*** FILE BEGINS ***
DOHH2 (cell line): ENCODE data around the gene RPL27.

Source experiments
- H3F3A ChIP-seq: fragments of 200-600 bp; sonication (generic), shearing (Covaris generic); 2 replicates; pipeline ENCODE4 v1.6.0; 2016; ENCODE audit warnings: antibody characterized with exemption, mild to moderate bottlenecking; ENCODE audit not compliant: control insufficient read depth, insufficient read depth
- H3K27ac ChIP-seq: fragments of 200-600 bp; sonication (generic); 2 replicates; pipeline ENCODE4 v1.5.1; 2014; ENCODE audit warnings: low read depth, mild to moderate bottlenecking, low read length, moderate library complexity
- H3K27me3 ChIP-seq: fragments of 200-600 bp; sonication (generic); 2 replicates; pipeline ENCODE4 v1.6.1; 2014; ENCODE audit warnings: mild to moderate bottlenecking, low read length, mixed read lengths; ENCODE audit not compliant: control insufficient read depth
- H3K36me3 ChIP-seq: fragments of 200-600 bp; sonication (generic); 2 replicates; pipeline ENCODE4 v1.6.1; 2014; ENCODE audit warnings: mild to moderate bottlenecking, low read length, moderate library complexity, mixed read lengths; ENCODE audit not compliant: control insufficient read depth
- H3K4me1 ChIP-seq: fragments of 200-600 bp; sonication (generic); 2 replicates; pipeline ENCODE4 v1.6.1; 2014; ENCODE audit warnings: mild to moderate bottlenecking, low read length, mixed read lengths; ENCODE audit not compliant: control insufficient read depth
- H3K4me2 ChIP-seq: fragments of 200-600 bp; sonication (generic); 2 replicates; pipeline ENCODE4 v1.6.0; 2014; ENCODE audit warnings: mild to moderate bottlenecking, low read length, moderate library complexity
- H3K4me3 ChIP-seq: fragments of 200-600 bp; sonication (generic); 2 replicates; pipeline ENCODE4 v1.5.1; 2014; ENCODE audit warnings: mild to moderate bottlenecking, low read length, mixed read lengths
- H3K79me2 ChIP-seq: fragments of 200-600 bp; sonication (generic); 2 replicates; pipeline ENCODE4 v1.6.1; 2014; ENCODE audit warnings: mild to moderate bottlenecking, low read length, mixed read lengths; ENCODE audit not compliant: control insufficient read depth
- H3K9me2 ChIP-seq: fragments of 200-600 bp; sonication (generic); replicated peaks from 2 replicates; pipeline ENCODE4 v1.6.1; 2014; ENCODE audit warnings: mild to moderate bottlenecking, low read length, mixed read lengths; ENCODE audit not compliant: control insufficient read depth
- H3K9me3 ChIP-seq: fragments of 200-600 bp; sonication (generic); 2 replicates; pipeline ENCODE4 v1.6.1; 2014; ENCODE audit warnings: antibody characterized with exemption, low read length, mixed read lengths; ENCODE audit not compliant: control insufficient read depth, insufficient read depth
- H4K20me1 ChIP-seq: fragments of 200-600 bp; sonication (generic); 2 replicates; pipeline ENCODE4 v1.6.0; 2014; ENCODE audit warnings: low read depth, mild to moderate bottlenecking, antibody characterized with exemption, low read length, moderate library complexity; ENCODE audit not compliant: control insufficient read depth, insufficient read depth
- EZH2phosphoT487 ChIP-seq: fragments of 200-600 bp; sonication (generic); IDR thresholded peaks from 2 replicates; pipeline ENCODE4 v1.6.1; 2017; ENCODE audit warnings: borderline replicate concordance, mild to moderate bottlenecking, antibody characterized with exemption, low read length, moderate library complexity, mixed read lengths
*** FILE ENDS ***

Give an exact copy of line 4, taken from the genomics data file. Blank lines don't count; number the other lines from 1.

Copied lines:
- H3K27ac ChIP-seq: fragments of 200-600 bp; sonication (generic); 2 replicates; pipeline ENCODE4 v1.5.1; 2014; ENCODE audit warnings: low read depth, mild to moderate bottlenecking, low read length, moderate library complexity